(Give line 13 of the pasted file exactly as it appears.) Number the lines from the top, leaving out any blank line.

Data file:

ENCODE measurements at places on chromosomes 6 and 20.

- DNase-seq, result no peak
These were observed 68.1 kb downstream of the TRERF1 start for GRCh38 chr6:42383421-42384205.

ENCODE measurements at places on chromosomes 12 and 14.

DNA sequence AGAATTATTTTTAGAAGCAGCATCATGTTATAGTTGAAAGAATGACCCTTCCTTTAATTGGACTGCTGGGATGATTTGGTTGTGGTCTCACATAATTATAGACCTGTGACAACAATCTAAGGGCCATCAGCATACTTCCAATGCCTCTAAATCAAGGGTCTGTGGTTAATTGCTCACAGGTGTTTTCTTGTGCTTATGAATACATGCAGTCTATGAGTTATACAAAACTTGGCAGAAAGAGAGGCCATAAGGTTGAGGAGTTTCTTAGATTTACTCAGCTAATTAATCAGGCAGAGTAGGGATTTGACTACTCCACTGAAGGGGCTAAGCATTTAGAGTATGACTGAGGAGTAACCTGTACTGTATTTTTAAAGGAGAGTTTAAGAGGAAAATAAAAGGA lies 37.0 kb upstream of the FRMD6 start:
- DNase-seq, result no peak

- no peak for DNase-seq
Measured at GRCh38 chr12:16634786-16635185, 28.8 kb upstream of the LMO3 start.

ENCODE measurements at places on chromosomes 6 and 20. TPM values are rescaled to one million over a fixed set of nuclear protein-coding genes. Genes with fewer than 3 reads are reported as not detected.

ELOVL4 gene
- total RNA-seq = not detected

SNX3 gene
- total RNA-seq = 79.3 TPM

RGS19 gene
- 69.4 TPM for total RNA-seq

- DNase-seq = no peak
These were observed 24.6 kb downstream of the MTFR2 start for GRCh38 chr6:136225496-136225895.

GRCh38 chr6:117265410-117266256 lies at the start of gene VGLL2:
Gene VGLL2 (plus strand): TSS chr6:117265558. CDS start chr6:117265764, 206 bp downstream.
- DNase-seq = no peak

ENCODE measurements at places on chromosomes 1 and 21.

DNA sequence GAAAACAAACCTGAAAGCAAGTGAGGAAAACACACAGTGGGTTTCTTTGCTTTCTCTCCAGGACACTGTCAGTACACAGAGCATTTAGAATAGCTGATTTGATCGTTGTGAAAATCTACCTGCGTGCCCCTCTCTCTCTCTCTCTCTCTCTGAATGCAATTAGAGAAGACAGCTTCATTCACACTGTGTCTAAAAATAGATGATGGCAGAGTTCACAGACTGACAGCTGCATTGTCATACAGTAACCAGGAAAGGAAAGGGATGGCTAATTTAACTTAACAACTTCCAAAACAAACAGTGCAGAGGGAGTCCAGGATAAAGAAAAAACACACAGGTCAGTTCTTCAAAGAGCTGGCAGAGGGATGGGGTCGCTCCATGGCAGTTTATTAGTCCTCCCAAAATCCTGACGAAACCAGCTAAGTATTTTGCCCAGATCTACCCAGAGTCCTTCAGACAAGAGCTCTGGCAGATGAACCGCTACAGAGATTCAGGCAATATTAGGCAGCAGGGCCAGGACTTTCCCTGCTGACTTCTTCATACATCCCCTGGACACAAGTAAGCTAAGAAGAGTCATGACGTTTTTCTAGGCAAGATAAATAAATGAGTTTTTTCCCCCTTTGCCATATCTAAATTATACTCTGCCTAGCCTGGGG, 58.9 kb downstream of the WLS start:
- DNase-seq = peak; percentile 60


- total RNA-seq = 79.3 TPM